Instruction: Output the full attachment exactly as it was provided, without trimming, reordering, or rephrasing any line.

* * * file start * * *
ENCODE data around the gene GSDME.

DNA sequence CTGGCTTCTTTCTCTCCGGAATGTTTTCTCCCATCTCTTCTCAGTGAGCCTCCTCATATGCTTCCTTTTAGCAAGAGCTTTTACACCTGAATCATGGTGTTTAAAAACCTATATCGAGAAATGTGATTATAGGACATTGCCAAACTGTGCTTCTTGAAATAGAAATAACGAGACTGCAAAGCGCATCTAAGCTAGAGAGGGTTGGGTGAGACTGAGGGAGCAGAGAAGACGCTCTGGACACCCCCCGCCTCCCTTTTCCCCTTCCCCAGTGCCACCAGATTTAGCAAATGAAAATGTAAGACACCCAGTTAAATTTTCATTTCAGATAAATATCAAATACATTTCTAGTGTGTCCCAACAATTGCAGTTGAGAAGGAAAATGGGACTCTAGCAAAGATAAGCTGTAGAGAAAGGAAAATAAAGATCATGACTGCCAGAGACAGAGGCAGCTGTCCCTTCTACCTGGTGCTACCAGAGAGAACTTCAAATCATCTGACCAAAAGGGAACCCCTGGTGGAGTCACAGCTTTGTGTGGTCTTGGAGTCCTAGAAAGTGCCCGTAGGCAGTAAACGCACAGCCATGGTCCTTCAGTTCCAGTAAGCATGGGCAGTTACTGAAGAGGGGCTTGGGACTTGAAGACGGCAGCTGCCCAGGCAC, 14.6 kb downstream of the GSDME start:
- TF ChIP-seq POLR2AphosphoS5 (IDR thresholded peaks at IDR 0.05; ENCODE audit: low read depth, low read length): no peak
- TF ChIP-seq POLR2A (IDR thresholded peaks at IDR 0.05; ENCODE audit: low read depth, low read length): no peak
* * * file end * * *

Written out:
ENCODE data around the gene GSDME.

DNA sequence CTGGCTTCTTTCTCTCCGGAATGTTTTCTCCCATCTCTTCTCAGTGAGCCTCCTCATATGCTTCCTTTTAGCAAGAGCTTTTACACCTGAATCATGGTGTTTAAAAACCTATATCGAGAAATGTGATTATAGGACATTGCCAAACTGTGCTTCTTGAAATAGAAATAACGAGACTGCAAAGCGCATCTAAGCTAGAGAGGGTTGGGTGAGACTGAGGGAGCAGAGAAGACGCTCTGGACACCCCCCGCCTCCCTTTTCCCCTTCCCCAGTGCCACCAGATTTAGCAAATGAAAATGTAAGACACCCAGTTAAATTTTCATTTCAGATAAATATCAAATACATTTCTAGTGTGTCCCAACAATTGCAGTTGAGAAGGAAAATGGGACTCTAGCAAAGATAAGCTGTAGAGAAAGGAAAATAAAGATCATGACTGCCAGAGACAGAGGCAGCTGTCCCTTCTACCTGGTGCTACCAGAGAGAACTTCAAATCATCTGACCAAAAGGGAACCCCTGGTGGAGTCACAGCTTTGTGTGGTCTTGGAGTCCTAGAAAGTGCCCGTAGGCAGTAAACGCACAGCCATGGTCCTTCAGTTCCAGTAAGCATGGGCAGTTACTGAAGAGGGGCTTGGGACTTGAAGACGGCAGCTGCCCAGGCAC, 14.6 kb downstream of the GSDME start:
- TF ChIP-seq POLR2AphosphoS5 (IDR thresholded peaks at IDR 0.05; ENCODE audit: low read depth, low read length): no peak
- TF ChIP-seq POLR2A (IDR thresholded peaks at IDR 0.05; ENCODE audit: low read depth, low read length): no peak